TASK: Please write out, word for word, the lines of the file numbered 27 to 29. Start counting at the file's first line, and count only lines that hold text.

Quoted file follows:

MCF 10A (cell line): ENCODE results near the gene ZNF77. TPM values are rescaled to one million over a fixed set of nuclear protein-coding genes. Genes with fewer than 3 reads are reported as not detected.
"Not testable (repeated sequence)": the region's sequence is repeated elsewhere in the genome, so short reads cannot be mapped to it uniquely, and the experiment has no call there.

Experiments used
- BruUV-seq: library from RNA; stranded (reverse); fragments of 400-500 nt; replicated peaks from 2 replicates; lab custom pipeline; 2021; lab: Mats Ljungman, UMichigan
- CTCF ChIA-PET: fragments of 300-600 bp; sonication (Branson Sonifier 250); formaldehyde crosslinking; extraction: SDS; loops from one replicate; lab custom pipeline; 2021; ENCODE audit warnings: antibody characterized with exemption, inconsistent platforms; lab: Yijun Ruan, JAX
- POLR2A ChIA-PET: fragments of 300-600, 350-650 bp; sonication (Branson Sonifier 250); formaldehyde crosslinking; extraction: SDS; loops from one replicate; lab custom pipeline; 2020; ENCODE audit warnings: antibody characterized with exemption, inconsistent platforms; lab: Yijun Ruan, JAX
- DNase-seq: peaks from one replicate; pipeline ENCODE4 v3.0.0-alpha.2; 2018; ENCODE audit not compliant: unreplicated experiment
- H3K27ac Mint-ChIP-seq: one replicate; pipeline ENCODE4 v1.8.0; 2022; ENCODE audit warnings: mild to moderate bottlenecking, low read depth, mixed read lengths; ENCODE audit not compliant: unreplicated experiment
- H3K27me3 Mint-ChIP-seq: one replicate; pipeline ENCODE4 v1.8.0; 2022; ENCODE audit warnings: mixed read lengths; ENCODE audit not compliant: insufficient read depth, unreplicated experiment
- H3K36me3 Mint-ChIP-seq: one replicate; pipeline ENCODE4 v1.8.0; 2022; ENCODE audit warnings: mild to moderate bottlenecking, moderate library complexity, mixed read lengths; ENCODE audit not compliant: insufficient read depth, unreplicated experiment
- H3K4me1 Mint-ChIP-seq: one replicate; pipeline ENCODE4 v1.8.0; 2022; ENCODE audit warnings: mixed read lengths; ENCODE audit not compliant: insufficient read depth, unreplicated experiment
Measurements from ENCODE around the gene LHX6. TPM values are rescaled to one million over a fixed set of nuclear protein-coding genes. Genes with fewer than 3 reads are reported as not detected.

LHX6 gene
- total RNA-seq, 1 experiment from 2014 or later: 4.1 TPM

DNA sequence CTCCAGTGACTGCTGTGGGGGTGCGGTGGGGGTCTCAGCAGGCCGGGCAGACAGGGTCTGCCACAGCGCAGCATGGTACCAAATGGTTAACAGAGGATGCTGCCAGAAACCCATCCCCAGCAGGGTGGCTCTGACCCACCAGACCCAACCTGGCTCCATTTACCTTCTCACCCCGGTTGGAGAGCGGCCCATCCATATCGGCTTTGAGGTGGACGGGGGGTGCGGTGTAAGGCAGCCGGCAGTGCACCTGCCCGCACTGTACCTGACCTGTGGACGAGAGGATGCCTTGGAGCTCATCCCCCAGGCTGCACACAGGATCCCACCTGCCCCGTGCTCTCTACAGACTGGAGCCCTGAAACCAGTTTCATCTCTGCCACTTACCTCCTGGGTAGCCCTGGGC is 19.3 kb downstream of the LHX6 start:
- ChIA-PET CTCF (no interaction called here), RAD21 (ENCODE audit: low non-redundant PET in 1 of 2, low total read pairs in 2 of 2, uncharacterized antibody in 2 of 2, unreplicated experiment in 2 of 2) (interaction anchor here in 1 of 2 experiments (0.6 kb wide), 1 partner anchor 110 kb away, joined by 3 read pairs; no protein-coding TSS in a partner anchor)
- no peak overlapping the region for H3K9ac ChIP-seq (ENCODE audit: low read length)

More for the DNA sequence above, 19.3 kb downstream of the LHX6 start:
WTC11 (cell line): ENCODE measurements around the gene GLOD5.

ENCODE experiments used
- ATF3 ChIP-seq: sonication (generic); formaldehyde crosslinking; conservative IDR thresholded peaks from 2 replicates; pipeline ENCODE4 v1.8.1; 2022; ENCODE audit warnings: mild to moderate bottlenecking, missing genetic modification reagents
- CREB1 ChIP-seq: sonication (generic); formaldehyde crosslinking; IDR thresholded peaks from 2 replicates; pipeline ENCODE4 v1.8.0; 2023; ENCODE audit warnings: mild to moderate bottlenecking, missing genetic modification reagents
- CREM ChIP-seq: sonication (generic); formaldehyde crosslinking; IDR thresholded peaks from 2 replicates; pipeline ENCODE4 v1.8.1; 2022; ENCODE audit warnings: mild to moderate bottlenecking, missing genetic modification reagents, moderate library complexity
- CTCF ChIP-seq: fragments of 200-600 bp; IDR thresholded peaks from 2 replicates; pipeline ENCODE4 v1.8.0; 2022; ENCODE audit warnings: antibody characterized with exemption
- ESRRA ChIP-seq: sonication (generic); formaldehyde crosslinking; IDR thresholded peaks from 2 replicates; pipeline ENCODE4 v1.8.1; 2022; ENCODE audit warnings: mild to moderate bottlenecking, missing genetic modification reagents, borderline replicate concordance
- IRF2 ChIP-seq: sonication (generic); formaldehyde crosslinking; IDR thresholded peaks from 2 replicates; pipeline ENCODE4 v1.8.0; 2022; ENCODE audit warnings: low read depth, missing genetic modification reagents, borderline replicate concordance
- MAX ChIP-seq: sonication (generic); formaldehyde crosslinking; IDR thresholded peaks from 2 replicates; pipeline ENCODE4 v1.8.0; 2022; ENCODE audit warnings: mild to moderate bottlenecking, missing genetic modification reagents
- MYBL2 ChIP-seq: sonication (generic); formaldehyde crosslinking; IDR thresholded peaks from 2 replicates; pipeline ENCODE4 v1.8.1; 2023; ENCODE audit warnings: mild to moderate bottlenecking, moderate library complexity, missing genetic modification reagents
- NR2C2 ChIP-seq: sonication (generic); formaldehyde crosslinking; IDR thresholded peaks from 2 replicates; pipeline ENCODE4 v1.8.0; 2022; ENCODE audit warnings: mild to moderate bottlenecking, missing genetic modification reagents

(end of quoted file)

- MAX ChIP-seq: sonication (generic); formaldehyde crosslinking; IDR thresholded peaks from 2 replicates; pipeline ENCODE4 v1.8.0; 2022; ENCODE audit warnings: mild to moderate bottlenecking, missing genetic modification reagents
- MYBL2 ChIP-seq: sonication (generic); formaldehyde crosslinking; IDR thresholded peaks from 2 replicates; pipeline ENCODE4 v1.8.1; 2023; ENCODE audit warnings: mild to moderate bottlenecking, moderate library complexity, missing genetic modification reagents
- NR2C2 ChIP-seq: sonication (generic); formaldehyde crosslinking; IDR thresholded peaks from 2 replicates; pipeline ENCODE4 v1.8.0; 2022; ENCODE audit warnings: mild to moderate bottlenecking, missing genetic modification reagents